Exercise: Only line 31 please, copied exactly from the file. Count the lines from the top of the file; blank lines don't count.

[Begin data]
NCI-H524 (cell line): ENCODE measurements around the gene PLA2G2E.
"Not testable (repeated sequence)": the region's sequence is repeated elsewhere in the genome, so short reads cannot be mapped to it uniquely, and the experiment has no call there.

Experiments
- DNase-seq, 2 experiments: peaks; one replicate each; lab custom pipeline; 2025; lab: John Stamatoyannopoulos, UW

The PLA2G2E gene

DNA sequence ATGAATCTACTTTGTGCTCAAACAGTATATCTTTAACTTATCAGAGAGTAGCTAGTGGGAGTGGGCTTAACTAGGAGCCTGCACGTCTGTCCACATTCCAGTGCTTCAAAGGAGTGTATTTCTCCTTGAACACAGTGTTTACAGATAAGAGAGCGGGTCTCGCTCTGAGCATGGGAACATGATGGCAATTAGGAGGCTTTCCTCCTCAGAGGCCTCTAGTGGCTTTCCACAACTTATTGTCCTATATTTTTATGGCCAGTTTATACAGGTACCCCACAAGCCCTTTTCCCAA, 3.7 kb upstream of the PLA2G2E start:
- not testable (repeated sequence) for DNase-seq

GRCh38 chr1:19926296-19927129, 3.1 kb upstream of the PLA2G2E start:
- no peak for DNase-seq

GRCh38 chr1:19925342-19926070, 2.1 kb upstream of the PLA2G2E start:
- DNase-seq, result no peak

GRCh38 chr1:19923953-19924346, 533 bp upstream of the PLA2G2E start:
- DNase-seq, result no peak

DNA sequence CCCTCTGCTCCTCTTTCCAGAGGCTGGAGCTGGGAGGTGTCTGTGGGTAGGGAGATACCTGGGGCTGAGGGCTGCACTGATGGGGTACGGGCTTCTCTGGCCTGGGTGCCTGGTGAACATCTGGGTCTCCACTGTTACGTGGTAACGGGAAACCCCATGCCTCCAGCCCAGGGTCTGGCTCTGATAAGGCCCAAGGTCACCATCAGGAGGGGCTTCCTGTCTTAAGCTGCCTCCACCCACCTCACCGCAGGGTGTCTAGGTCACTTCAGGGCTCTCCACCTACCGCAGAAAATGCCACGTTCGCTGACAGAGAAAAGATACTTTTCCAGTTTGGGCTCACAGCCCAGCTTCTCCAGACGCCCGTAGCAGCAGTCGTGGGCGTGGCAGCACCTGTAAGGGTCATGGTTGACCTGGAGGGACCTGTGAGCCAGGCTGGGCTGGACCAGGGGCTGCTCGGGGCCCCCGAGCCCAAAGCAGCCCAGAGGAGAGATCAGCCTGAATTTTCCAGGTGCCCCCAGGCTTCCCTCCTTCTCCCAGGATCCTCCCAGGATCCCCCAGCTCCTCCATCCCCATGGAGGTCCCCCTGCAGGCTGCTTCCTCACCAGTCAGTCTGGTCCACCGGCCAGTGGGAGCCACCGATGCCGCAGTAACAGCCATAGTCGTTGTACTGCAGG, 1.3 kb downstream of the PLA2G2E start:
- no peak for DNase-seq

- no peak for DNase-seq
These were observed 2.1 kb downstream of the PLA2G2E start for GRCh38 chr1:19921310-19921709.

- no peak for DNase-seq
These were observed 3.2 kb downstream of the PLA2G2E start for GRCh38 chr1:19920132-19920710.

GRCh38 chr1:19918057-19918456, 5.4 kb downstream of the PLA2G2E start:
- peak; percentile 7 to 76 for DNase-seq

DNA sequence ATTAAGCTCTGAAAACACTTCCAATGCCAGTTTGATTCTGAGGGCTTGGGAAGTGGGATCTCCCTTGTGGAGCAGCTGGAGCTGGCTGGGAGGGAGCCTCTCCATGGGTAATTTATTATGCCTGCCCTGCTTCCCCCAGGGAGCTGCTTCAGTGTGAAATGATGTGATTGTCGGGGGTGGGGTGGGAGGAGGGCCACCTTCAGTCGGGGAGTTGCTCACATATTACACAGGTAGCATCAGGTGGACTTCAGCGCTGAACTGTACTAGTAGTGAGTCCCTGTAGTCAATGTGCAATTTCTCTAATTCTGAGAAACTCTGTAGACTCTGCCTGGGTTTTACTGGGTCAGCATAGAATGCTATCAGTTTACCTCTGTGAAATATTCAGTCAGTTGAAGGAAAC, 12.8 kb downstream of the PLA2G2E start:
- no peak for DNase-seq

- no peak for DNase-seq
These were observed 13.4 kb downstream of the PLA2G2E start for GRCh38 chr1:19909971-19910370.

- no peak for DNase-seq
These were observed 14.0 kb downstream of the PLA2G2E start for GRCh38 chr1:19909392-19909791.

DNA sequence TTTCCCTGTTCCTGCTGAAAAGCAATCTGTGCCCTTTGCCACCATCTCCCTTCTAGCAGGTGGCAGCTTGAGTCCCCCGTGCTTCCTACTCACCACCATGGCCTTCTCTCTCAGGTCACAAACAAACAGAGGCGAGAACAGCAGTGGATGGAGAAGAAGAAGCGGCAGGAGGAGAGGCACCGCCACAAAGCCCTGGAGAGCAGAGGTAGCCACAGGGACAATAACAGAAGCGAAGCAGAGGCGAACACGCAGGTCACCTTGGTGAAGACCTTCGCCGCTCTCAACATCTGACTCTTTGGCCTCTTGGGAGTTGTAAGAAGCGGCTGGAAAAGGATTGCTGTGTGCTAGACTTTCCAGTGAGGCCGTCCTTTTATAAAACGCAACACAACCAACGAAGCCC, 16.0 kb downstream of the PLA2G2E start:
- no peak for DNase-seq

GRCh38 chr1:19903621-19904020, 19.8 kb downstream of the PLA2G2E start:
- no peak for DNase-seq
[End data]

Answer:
- no peak for DNase-seq